Modern life is stressful. “I’ve had a stressful day” isn’t an uncommon thing to say or hear. Considering Alzheimer’s is the sixth leading cause of death in the United States, it’s essential to understand how stress increases our risk.
In the beginning, other than a family history, I wouldn’t have assumed that my Mom had lifestyle risk factors for Alzheimer’s. Due to what I perceive as a higher risk due to genetics, I do a lot of reading about ongoing research.
I’ve recently learned that reading is vital for maintaining cognitive health. Interestingly, Mom mostly read magazines and condensed books. That was probably better than nothing, but it does make me wonder if it was enough mental stimulation.
Halfway through a stressful day, I had given up on being productive. I attempted to read some articles on my phone in the garden, but the glare was too much. Eyes closed, listening to the chimes and the water feature, I got to thinking.
I had managed to read a recent article from Insider magazine about 19 Science-backed ways to reduce Alzheimer’s Risk; (Andrea Michelson). Most of these reduction techniques are not new to anyone who reads as much as possible about Alzheimer’s prevention.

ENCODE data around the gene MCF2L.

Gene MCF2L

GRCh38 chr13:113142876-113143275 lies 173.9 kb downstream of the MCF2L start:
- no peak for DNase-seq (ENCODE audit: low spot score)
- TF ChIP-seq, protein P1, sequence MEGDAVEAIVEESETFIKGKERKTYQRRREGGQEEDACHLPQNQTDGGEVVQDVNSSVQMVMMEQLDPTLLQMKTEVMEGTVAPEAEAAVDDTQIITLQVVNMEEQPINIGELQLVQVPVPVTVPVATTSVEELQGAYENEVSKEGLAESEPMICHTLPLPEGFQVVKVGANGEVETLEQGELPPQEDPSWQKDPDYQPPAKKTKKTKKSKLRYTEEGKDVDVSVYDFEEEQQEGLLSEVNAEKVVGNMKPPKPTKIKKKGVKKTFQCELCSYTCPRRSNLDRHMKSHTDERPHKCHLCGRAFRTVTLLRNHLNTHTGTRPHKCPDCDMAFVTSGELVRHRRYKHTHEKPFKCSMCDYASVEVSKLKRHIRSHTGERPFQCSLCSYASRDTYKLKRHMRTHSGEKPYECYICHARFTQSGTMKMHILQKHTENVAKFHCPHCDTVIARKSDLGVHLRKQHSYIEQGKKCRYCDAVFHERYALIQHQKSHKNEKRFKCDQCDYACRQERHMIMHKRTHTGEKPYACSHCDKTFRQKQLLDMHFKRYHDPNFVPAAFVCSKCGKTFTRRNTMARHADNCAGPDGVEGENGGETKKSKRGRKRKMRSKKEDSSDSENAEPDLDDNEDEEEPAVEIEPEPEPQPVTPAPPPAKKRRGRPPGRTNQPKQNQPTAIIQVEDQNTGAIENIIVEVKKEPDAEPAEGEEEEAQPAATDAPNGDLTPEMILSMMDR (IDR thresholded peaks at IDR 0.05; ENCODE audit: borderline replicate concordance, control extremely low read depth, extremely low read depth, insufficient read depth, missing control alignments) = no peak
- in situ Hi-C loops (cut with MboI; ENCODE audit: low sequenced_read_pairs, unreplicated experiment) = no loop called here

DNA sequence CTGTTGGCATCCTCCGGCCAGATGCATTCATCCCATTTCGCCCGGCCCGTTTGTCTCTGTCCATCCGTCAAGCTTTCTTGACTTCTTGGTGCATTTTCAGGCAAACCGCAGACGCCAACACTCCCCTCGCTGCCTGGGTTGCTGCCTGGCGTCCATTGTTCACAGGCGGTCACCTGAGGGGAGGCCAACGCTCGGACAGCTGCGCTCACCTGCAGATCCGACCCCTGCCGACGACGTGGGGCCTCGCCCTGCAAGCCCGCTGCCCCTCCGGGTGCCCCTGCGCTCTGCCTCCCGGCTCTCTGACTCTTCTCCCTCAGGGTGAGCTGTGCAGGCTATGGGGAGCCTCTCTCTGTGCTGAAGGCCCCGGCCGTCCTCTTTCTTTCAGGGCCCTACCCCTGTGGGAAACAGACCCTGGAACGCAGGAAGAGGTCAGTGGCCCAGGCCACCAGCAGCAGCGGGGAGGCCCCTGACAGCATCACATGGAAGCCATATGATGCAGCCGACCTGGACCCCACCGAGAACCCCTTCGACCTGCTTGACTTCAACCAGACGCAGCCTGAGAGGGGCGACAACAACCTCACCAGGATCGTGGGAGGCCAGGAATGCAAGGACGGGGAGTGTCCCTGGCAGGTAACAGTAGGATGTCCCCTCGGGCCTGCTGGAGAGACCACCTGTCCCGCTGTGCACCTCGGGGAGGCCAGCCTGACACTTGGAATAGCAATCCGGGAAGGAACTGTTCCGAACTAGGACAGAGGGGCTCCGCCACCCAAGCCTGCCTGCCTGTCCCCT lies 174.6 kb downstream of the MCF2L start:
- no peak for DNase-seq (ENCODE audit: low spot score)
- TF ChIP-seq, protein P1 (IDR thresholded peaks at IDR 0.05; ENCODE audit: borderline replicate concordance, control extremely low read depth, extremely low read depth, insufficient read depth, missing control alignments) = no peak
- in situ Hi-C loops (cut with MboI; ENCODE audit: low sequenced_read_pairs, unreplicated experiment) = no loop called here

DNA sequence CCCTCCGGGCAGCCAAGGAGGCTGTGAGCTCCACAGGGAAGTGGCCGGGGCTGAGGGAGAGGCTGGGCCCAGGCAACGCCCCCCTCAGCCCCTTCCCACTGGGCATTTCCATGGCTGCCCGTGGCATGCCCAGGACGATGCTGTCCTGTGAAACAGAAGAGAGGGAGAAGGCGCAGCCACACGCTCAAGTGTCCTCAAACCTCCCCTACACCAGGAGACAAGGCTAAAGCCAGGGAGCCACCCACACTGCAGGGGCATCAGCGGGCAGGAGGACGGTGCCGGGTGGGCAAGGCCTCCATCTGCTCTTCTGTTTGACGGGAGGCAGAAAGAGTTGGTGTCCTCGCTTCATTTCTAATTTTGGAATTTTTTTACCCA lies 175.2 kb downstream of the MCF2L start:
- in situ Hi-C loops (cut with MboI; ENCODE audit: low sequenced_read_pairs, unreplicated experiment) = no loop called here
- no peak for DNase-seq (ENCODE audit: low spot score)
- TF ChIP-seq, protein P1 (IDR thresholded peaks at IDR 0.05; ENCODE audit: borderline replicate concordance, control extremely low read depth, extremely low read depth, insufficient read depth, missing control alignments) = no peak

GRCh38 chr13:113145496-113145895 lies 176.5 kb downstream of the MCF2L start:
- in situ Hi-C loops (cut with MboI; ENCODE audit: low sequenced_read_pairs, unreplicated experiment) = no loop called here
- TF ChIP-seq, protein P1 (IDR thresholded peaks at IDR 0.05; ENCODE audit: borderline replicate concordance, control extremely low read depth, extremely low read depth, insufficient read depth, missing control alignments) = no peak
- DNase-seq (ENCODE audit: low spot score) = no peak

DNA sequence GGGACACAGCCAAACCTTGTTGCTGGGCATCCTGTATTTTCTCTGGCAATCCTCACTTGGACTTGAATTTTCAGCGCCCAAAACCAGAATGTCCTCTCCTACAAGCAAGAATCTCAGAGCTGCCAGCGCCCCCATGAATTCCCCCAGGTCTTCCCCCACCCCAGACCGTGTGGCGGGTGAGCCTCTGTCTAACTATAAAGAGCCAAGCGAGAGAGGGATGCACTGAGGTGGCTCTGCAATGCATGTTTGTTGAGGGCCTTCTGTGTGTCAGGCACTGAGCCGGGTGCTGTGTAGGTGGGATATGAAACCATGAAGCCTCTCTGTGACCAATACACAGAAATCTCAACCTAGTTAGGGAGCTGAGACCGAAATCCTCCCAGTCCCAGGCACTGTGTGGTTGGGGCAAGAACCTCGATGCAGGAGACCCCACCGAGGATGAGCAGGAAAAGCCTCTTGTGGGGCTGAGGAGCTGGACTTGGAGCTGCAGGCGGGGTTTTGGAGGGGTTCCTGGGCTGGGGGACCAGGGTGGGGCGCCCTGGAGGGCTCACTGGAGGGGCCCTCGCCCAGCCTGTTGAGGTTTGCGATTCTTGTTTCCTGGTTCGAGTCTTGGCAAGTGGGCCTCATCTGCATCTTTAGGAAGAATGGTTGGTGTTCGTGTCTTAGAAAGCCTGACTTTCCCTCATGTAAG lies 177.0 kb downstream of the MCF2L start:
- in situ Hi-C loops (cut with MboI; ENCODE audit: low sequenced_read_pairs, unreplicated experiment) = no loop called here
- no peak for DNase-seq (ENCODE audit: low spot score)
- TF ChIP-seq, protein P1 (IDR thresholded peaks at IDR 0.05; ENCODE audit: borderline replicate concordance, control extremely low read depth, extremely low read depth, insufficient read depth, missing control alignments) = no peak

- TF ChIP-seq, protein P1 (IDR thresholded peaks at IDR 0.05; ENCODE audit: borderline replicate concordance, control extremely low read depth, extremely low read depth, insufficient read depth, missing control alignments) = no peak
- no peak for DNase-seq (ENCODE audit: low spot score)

What struck me was the section on stress and depression.
I have not read a lot about how depression can increase your risk, but I think it could have been one factor in my Mom’s disease. Mom wasn’t depressed like we usually think of depression. Given that she wasn’t clinically depressed, I likened her general mood to long-term, sustained frustration. Indeed, we all have stress and frustration, but I don’t think most of us are aware of living with sustained frustration. We chalk it up to “normal life.”
To put it another way, I think Mom lived her life always trying to achieve what she wanted while navigating the roadblocks put in her way by others. She graduated high school at 17.5 and wanted to go to fashion design school in San Francisco. Her parents didn’t allow that. Mom wanted to travel a lot more than we did, but Dad had “been there, done that” and wasn’t interested in returning even with those of us who hadn’t “been there.”
Overall, I don’t think she had an unhappy life. Being thwarted from doing many of the things she wanted to do, it does make you wonder. Laying in the garden, trying to motivate me to feel stressed and wanting to give up made me aware of a few things.
First, being in nature is right for your whole body. I get a lot of better ideas outdoors than I do inside. Second, all humans need to have a purpose, which makes us want to get up and do things every day. We all make choices and sacrifices, which is why I think a discussion on stress and depression as a risk factor for Alzheimer’s is essential.
A recent review of Alzheimer’s research has identified ten lifestyle choices that could reduce our risk of developing the disease.
All of these suggestions are backed up by strong scientific evidence.
As I write this, the United States is suffering from a Coronavirus pandemic. Most of us have isolated in our homes. Many are working from home, juggling caregiving, and attempting to maintain ourselves. I’m concerned the whole globe is at severe risk of developing Alzheimer’s in a more negative moment. I see how this “new normal” can have lasting improvements in our lives in a more joyous moment.